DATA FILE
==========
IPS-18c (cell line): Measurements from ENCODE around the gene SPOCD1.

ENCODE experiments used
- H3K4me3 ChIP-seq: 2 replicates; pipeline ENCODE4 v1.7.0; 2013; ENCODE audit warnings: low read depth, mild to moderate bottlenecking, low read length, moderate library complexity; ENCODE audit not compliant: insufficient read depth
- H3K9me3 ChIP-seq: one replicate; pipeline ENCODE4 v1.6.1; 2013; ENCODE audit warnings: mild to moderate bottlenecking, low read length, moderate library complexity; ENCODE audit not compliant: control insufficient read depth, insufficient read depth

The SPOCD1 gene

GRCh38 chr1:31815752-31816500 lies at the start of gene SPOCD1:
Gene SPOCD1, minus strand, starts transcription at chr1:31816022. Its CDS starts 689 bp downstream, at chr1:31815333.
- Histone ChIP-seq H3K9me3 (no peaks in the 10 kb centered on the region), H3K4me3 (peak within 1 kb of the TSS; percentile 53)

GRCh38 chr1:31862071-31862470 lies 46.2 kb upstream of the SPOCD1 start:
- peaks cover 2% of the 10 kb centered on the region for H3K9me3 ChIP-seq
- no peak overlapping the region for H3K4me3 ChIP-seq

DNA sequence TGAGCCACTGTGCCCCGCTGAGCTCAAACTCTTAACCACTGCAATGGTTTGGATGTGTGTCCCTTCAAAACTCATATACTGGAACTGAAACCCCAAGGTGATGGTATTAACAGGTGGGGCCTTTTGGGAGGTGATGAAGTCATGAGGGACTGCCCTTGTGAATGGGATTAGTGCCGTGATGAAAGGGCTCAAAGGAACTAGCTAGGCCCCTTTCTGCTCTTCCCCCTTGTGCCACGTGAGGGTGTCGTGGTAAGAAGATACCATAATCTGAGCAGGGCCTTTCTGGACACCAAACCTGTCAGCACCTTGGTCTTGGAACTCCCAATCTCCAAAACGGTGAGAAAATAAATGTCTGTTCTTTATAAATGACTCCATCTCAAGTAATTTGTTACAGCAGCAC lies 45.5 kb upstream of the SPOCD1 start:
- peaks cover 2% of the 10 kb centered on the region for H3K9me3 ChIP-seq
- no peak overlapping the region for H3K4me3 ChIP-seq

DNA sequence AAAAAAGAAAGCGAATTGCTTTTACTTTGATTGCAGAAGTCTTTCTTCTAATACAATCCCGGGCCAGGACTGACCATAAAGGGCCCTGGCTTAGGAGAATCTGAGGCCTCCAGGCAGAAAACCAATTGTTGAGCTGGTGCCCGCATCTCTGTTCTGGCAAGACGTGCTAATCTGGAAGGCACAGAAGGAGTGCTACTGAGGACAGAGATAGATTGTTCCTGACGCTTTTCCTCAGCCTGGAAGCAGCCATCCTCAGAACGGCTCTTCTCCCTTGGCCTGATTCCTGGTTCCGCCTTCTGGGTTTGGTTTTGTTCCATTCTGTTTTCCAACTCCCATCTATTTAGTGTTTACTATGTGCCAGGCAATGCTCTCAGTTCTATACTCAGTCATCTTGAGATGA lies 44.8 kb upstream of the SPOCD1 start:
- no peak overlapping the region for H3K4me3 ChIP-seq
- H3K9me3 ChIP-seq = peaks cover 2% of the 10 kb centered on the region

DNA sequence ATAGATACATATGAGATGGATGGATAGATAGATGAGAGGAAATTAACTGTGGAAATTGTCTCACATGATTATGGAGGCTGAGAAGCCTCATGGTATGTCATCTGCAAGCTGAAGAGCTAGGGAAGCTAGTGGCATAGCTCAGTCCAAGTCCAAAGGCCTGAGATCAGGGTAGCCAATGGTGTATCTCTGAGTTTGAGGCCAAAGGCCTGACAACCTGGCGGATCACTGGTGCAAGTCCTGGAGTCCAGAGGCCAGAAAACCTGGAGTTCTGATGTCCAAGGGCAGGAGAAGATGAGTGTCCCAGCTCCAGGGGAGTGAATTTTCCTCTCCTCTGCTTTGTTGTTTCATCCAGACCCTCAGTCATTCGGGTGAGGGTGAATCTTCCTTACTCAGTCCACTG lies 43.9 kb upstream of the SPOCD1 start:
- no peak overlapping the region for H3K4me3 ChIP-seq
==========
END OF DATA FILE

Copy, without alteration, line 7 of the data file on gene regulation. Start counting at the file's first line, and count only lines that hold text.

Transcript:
Gene SPOCD1, minus strand, starts transcription at chr1:31816022. Its CDS starts 689 bp downstream, at chr1:31815333.